I stole quietly out and sauntered along the road to my left, and thence entered a narrower track, still to my left, which, skirting the park wall and describing a circuitous route all the way, under grand old trees, passes the ancient cemetery. That cemetery is embowered in trees and occupies little more than half an acre of ground to the left of the road, interposing between it and the park of the Château de la Carque.

Here, at this haunted spot, I paused and listened. The place was utterly silent. A thick cloud had darkened the moon, so that I could distinguish little more than the outlines of near objects, and that vaguely enough; and sometimes, as it were, floating in black fog, the white surface of a tombstone emerged.

Among the forms that met my eye against the iron-grey of the horizon, were some of those shrubs or trees that grow like our junipers, some six feet high, in form like a miniature poplar, with the darker foliage of the yew. I do not know the name of the plant, but I have often seen it in such funereal places.

Knowing that I was a little too early, I sat down upon the edge of a tombstone to wait, as, for aught I knew, the beautiful Countess might have wise reasons for not caring that I should enter the grounds of the château earlier than she had appointed. In the listless state induced by waiting, I sat there, with my eyes on the object straight before me, which chanced to be that faint black outline I have described. It was right before me, about half-a-dozen steps away.

The moon now began to escape from under the skirt of the cloud that had hid her face for so long; and, as the light gradually improved, the tree on which I had been lazily staring began to take a new shape. It was no longer a tree, but a man standing motionless. Brighter and brighter grew the moonlight, clearer and clearer the image became, and at last stood out perfectly distinctly. It was Colonel Gaillarde. Luckily, he was not looking toward me. I could only see him in profile; but there was no mistaking the white moustache, the farouche visage, and the gaunt six-foot stature. There he was, his shoulder toward me, listening and watching, plainly, for some signal or person expected, straight in front of him.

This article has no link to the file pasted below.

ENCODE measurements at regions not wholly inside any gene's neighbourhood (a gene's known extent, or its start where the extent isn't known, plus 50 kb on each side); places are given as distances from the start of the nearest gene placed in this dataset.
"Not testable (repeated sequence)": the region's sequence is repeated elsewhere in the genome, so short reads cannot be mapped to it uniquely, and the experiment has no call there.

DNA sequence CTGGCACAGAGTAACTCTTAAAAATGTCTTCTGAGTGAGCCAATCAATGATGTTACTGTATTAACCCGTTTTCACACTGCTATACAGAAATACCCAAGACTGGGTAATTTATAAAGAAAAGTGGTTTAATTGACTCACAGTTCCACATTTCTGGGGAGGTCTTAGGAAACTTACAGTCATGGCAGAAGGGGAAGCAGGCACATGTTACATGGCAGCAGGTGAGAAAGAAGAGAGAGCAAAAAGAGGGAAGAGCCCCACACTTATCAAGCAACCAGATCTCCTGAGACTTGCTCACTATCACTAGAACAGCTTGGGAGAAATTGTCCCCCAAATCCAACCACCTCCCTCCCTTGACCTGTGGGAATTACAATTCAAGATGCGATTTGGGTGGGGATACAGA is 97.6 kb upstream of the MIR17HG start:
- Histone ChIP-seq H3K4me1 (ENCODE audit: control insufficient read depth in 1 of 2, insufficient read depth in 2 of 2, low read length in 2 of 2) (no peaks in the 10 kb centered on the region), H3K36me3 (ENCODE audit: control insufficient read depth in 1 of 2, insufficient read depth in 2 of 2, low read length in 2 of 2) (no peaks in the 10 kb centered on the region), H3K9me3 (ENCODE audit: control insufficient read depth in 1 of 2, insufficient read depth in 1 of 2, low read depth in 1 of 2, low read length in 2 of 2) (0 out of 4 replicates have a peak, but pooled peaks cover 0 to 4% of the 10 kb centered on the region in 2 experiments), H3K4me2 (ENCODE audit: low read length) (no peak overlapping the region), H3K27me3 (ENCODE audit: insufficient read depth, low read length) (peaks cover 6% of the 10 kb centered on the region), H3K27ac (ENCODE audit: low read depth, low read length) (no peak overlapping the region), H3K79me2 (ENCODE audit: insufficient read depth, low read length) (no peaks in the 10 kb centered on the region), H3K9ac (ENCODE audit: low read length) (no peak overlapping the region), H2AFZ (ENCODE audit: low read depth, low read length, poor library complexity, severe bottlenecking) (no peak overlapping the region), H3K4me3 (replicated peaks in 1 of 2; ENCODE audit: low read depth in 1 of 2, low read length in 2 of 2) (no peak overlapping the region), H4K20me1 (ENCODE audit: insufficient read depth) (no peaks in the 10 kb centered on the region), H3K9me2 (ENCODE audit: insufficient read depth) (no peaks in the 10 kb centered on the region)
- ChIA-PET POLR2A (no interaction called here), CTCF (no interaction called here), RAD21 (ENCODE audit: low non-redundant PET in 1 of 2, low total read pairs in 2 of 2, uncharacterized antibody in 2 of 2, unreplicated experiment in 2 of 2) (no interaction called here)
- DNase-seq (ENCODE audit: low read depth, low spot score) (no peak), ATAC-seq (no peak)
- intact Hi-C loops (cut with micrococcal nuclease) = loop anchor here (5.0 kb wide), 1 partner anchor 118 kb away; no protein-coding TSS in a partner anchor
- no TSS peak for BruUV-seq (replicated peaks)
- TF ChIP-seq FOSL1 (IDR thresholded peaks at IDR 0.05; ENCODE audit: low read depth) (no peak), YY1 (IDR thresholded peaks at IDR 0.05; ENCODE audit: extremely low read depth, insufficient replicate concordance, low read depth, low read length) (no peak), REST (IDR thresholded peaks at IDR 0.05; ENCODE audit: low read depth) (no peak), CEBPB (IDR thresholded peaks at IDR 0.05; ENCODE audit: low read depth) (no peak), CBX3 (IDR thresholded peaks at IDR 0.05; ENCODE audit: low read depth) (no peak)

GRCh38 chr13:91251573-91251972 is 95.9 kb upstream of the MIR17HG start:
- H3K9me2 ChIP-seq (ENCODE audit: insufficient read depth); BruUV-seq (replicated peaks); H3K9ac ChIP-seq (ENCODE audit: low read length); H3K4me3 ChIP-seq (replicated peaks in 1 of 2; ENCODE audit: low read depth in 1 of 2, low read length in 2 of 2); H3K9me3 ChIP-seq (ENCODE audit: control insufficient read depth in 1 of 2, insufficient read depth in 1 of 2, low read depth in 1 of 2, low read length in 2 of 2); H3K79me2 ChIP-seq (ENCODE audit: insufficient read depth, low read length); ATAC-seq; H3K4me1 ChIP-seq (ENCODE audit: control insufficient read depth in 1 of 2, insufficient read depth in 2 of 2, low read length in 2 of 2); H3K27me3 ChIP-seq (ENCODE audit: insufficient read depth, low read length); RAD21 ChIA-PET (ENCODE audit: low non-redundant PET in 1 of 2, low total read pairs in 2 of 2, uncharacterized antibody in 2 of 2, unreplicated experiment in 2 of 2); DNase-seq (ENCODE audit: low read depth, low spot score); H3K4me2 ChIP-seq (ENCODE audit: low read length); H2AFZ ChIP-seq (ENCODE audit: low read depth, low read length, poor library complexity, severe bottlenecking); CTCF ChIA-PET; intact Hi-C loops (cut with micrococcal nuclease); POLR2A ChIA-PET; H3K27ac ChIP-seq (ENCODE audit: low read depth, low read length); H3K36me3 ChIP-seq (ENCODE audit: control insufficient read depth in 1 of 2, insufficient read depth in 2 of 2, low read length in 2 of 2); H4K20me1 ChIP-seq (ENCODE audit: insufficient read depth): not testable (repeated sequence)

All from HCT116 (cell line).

If he were, by chance, to turn his eyes in my direction, I knew that I must reckon upon an instantaneous renewal of the combat only commenced in the hall of Belle Étoile. In any case, could malignant fortune have posted, at this place and hour, a more dangerous watcher? What ecstasy to him, by a single discovery, to hit me so hard, and blast the Countess de St. Alyre, whom he seemed to hate.

He raised his arm; he whistled softly; I heard an answering whistle as low; and, to my relief, the Colonel advanced in the direction of this sound, widening the distance between us at every step; and immediately I heard talking, but in a low and cautious key. I recognized, I thought, even so, the peculiar voice of Gaillarde. I stole softly forward in the direction in which those sounds were audible. In doing so, I had, of course, to use the extremest caution.

I thought I saw a hat above a jagged piece of ruined wall, and then a second — yes, I saw two hats conversing; the voices came from under them. They moved off, not in the direction of the park, but of the road, and I lay along the grass, peeping over a grave, as a skirmisher might observing the enemy. One after the other, the figures emerged full into view as they mounted the stile at the roadside. The Colonel, who was last, stood on the wall for awhile, looking about him, and then jumped down on the road. I heard their steps and talk as they moved away together, with their backs toward me, in the direction which led them farther and farther from the Dragon Volant.

I waited until these sounds were quite lost in distance before I entered the park. I followed the instructions I had received from the Countess de St. Alyre, and made my way among brushwood and thickets to the point nearest the ruinous temple, and crossed the short intervening space of open ground rapidly.

I was now once more under the gigantic boughs of the old lime and chestnut trees; softly, and with a heart throbbing fast, I approached the little structure.

The moon was now shining steadily, pouring down its radiance on the soft foliage, and here and there mottling the verdure under my feet.

I reached the steps; I was among its worn marble shafts. She was not there, nor in the inner sanctuary, the arched windows of which were screened almost entirely by masses of ivy. The lady had not yet arrived.

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Last updated Monday, March 17, 2014 at 16:49